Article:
This bill establishes an unpaid, autonomous Public Guardianship Commission under the Supreme Judicial Court. The cmmission (or a fiduciary nonprofit organization with which it contracts) may be appointed as guardian, guardian ad litem, conservator, trustee, representative payee or monitor for an indigent, incompetent person for whom there is no one other than the commission or its contracted agencies to serve in this capacity. The bill does not change the law as to when a fiduciary may be appointed, but provides an organization that is available to act in this capacity when necessary. The bill would go into effect as a pilot project serving those in need only in Suffolk County. A year later, while continuing to serve Suffolk residents, the Public Guardianship Commission would begin serving people in the four counties of western Massachusetts. Six months later, it is proposed to expand to residents in the rest of the commonwealth.

The language of the bill makes it clear that the unpaid commission will encourage and support families and friends to serve as fiduciaries, with assistance from the commonwealth, if necessary; promote and support the provision of fiduciary services by local, nonprofit organizations to establish a decentralized delivery system; provide extra safeguards for the rights of wards and proposed wards; and ensure that every person served is provided with caring, high quality and individualized service at a reasonable cost. Prior to adopting a service delivery model, the commission must solicit and take into consideration the views of all interested persons.

The commission or its contracted agencies may be appointed as a fiduciary only when there is no less restrictive way of meeting the needs. All decisions of the fiduciary must reflect the individual character, desires and circumstances of the incompetent person; and the incompetent person must be allowed to make his or her own decisions where possible. The fiduciary may not be appointed unless it first determines that it is able to provide high quality services. The nine-member commission includes an elderly person, disabled person, elderly advocate, disability advocate and an elderly or human services provider.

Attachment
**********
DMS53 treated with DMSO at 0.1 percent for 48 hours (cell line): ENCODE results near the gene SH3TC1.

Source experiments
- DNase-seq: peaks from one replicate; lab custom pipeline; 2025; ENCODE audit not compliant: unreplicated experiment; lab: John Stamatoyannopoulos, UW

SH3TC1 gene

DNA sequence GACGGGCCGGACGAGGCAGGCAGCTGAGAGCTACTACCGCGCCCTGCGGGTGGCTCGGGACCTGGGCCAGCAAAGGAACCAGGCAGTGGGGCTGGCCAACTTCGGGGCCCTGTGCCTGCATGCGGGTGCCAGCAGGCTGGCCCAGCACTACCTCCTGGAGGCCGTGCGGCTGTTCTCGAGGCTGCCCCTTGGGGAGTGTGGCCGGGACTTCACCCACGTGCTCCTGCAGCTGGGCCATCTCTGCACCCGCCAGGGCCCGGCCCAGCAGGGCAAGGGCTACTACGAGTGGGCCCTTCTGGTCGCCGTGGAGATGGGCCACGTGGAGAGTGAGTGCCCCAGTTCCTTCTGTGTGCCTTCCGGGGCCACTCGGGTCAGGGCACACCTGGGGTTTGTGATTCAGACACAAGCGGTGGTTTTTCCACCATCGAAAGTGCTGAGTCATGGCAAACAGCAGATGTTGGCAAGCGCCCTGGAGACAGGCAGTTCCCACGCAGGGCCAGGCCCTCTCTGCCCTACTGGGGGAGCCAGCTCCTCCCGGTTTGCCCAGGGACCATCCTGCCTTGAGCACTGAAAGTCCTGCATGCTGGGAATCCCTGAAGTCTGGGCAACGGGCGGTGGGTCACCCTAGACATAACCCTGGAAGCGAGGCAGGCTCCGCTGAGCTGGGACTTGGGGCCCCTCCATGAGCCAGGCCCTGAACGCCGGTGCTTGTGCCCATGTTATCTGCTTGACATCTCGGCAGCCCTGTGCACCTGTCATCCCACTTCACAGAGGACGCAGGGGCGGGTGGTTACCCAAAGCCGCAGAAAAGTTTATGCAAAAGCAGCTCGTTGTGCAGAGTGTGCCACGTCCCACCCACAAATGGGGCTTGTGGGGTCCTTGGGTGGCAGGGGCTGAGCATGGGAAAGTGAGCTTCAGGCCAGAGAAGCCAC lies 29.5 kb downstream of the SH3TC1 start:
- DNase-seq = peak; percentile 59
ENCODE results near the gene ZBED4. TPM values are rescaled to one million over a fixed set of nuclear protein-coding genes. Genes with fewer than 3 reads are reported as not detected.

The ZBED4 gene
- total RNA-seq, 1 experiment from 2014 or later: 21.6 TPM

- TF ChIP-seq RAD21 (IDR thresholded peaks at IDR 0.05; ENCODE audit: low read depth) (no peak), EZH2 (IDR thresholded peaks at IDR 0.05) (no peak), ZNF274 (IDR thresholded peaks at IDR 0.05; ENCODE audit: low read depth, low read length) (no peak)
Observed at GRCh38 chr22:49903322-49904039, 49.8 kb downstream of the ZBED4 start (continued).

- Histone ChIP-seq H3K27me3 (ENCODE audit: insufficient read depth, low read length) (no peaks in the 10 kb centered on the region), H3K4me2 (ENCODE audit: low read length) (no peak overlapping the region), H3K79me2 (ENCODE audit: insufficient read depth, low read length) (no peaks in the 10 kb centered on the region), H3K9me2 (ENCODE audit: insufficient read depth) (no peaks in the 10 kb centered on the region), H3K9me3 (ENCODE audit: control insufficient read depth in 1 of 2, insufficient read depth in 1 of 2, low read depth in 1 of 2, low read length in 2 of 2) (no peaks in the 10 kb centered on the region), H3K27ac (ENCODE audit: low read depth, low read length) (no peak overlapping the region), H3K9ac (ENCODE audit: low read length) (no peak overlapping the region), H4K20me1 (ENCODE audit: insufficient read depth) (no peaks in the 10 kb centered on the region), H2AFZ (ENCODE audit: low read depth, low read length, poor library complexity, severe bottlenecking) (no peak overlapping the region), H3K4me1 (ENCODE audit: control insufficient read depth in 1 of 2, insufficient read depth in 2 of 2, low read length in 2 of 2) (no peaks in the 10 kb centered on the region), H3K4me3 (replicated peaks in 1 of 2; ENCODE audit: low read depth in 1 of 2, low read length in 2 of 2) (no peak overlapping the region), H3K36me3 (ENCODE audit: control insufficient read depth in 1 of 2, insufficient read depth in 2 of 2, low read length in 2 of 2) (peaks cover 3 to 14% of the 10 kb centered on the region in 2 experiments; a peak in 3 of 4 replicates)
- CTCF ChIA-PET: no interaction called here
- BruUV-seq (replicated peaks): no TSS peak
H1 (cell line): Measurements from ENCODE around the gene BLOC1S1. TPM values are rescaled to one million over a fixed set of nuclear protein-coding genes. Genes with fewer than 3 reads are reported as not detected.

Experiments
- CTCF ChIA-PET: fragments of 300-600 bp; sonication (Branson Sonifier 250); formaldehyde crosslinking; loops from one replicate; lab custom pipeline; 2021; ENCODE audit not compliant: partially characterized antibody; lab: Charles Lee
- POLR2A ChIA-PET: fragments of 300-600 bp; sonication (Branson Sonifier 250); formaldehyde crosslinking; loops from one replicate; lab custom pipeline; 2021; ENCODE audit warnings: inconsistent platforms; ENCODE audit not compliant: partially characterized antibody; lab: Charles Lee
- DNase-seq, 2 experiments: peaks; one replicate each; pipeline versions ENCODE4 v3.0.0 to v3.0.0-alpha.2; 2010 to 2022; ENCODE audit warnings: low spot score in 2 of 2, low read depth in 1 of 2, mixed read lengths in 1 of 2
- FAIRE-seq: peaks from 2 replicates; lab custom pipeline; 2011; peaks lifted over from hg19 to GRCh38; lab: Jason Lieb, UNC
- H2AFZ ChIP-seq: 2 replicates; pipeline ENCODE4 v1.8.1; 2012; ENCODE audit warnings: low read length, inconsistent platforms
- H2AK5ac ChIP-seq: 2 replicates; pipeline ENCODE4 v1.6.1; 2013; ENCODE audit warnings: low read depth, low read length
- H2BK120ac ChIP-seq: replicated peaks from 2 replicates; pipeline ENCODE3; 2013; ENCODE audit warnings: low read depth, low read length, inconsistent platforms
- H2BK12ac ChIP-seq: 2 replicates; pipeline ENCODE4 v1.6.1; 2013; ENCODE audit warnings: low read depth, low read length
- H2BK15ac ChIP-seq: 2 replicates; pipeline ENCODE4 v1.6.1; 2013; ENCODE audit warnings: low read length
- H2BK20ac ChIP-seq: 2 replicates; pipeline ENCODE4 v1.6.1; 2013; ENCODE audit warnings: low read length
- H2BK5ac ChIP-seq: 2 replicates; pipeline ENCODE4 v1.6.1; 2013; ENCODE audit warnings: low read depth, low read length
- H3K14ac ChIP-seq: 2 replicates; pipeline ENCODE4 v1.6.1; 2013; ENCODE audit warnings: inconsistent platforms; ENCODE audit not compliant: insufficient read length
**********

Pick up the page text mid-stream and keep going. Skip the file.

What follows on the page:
Appropriations of the General Court would pay for the commission and the services it provides. Consequently, three months after the governor signs the bill into law there would need to be money for the commission staff and office expenses. By six months after signing, there would need to be money to pay for contracted guardianship services. The money needed for services would increase over time, as the commission’s contracting expands and as each delegate agency takes on more cases. If the bill passes for FY 2007, the approximate cost for that first year is $254,717, rising to approximately $3,459,937 in FY 2010 and thereafter.

It is important to note that this is not entitlement legislation. The Public Guardianship Commission and its delegates are given power (primarily as a quality control measure) to refuse court appointment if they lack “the capacity to provide high-quality fiduciary services and . . . otherwise carry out the responsibilities under such appointment; and any appointment in violation of this provision shall be void.”

A copy of the bill (S. 1144) can be downloaded from the State House Web site,